An alternative approach to solving the reinforcement learning scenario is through evolutionary algorithms. Inspired by biological evolution, an evolutionary algorithm searches the solution space by creating a population of solutions. It then evaluates each solution and evolves the population according to the fitness(score) of each solution. Evolution involves selection and mutation of the most fit members of the population. As a result the population will evolve to increase its overall fitness and produce viable solutions to the problem.

The cycle of an evolution algorithm

The illustration on the left demonstrates the cycle of evolution. The two parts that are needed to design an evolutionary algorithm are a)the selection process and b)the crossover/mutation strategy that needs to follow.

Selection: the way parents are picked; common practice is to pick the k-best and some random individuals for diversity. More advanced selection techniques involve creating different subgroups of the population (usually referred to as species), then select the top-k among each of the species which helps to preserve a diversity in the solution space. Another popular method is the tournament selection where randomly selected individuals participate in a tournament play to define the winner (individuals selected for passing on their genes).

Crossover: The way two parents(or more) are mixed to produce an offspring. This is highly dependant on the way the problem is structured. A common approach is to describe each parent with a list of elements (usually numerical values) and then select random parts from each parent to compose a new list (genome). Read more

Mutation: the process of alternating the genome randomly. It’s a major exploration factor and helps maintain the diversity of the population. Read more


The implementation uses PyTorch to create an agent that will explore DNNs for solving a simple classification task. MNIST is used for this experiment since its small and fast to train even on the CPU. We’ll create a population of DNN models and evolve it for N number of steps.

I assume that you already know the basics of what a DNN is and are familiar with PyTorch. If not, a good starting point for PyTorch can be found here on the official page.

The evolution theme is implementing the tournament selection method. The high level algorithm is this:

new_population = []
while size(new_population) < population_size:
choose k(tournament) individuals from the population at random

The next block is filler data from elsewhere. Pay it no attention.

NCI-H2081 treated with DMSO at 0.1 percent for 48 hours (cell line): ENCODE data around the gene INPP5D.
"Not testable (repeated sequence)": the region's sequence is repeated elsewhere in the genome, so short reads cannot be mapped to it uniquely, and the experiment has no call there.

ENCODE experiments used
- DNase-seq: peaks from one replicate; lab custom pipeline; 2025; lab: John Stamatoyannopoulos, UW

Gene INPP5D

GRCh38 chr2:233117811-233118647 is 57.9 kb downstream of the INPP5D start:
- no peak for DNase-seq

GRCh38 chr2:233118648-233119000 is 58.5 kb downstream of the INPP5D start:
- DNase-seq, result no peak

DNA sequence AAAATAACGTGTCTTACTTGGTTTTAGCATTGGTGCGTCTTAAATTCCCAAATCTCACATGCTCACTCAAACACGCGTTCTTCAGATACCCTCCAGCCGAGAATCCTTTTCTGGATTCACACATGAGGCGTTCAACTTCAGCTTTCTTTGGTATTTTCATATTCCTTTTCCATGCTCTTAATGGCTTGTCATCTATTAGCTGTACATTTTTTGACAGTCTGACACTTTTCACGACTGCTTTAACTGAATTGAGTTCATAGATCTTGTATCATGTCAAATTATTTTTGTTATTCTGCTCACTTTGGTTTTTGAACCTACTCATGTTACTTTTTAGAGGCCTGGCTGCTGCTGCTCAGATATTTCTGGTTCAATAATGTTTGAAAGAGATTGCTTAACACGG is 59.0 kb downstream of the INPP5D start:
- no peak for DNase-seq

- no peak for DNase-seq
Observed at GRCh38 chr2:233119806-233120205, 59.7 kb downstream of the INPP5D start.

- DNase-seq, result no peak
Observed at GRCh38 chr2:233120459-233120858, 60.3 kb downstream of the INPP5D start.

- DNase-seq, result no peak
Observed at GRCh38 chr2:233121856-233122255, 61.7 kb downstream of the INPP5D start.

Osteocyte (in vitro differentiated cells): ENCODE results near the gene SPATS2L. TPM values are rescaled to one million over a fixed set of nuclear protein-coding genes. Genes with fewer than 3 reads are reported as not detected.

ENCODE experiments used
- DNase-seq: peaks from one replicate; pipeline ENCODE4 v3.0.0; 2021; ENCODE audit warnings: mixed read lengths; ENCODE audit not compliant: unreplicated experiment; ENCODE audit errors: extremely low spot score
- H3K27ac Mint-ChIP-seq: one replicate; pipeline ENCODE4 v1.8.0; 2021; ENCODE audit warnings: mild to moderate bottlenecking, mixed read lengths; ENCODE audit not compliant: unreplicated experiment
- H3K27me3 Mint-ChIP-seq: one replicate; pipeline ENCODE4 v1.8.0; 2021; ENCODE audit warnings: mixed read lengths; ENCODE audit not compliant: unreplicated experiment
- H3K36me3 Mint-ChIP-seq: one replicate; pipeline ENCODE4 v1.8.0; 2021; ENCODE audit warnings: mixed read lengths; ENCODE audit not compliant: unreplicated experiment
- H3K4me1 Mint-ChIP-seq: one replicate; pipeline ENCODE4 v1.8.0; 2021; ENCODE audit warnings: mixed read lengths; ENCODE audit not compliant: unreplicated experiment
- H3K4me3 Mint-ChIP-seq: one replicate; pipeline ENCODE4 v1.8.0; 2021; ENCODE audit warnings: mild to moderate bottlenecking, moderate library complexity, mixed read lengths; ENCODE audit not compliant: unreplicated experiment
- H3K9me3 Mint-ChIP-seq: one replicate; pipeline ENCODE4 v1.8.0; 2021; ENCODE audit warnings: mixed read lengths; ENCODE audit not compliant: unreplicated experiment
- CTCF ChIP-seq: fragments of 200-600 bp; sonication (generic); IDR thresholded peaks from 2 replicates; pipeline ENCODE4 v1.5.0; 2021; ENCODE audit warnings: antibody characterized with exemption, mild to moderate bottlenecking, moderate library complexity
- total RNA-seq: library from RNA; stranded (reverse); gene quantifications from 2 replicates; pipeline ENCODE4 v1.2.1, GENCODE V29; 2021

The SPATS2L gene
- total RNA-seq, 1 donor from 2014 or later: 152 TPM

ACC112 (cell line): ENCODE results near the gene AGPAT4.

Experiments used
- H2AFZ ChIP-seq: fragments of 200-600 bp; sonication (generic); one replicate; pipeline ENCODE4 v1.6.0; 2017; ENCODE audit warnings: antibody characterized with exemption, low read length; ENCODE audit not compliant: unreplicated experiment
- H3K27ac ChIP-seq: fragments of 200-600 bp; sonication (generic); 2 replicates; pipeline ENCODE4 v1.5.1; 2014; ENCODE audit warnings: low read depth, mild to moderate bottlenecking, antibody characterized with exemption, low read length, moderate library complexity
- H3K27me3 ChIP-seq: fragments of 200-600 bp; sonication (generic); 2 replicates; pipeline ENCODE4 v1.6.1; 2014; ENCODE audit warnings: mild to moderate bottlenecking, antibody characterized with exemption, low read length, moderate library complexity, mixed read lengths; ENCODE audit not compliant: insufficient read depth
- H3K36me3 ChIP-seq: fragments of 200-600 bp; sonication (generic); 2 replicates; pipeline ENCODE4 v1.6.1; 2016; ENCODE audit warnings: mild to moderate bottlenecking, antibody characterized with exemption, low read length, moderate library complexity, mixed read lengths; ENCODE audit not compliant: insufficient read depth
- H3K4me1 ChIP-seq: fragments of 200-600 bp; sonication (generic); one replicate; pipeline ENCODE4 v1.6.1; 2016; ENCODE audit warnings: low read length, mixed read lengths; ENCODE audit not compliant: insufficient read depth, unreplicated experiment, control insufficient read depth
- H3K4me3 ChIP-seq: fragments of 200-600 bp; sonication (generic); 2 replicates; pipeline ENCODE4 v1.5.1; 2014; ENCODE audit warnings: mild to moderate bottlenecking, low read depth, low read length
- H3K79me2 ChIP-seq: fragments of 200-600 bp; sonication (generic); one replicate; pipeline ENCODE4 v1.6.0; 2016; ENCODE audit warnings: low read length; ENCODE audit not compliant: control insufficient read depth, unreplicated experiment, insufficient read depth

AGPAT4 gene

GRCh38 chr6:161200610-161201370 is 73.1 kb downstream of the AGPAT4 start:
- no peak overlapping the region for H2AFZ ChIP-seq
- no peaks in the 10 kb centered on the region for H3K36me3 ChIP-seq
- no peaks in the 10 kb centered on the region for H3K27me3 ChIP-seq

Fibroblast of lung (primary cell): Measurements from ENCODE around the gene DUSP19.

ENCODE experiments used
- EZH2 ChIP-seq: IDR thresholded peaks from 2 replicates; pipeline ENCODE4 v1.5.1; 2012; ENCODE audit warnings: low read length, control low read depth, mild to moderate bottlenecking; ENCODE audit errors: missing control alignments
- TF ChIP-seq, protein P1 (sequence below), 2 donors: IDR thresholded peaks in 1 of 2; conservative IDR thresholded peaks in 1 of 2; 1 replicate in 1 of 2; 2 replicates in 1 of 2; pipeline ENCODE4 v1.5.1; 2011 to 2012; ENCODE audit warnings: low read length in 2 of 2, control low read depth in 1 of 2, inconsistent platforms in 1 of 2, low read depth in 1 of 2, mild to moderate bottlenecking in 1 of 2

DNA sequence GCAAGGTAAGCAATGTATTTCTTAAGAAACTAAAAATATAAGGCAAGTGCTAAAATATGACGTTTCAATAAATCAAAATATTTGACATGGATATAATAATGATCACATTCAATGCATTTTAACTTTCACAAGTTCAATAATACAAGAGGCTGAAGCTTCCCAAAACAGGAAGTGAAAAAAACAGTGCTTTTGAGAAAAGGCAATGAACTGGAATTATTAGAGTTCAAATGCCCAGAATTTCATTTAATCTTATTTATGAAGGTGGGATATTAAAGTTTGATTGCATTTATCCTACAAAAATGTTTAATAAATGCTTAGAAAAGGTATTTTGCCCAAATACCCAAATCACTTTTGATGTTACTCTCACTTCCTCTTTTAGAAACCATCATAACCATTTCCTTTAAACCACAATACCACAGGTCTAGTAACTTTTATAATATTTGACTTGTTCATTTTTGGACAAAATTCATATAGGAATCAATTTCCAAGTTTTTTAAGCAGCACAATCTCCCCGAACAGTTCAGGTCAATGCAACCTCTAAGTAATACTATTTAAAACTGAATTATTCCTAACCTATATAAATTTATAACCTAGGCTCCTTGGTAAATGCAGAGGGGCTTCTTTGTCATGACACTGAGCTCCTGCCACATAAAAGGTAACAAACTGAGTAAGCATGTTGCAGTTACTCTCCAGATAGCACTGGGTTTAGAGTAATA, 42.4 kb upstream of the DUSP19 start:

choose the best from pool/tournament with probability p1
choose the second best individual with probability p2
choose the third best individual with probability p3
mutate and append selected to the new_population

Side Note: The crossover problem. Crossover can be complicated when it comes to blending structures. How do you merge the architecture of two parents? How is this affected by training from scratch and finetuning scenarios? One of the recent papers from Miikkulainen et. al, tackle this issue with a very elegant solution called CoDeepNEAT. Based on the idea of Evolino, an architecture is composed of modules, and each module is subject to evolution itself. The architecture is a blueprint that combines components. In such setting it makes sense to mix the components of the parents since each component is a complete micro-network. For simplicity I opted not to include crossover in this implementation, but a technique like NEAT / CoDeepNEAT can definatelly be advantageous. (I’m planning to post a follow up post on these techniques.)

Basic building blocks

The first thing we need to define is the solution space for each model. Each individual represents an architecture. For simplicity we stack n-layers; each layer has three parameters: a) number of hidden units, b) activation type and c) dropout rate. As for the global parameters we choose between different optimizers, learning rates, weight decay and the number of layers.

Now that we have defined what is the space which our models live we need to create 3 basic functions:

  • randomise a network:

Initially, we randomly sample the number of layers and parameters of each layer. Sampled values fall within a predefined margin. When initialising a parameter we also generate a random parameter id. Currently it is not utilised, but one can keep track of all the layers. When a new model is mutated the old layers can be fine-tuned while initialising only the mutated ones. This should provide significant speed-ups and stabilise the solutions.

Note: Depending on the problem we might require different limitations, for example the total number of parameters, or total number of layers or FLOPs per cycle.
  • mutate a network:

Each network element has been assigned a probability of mutation. Each mutation will alter the parameter by resampling the parameter space.

  • make the network: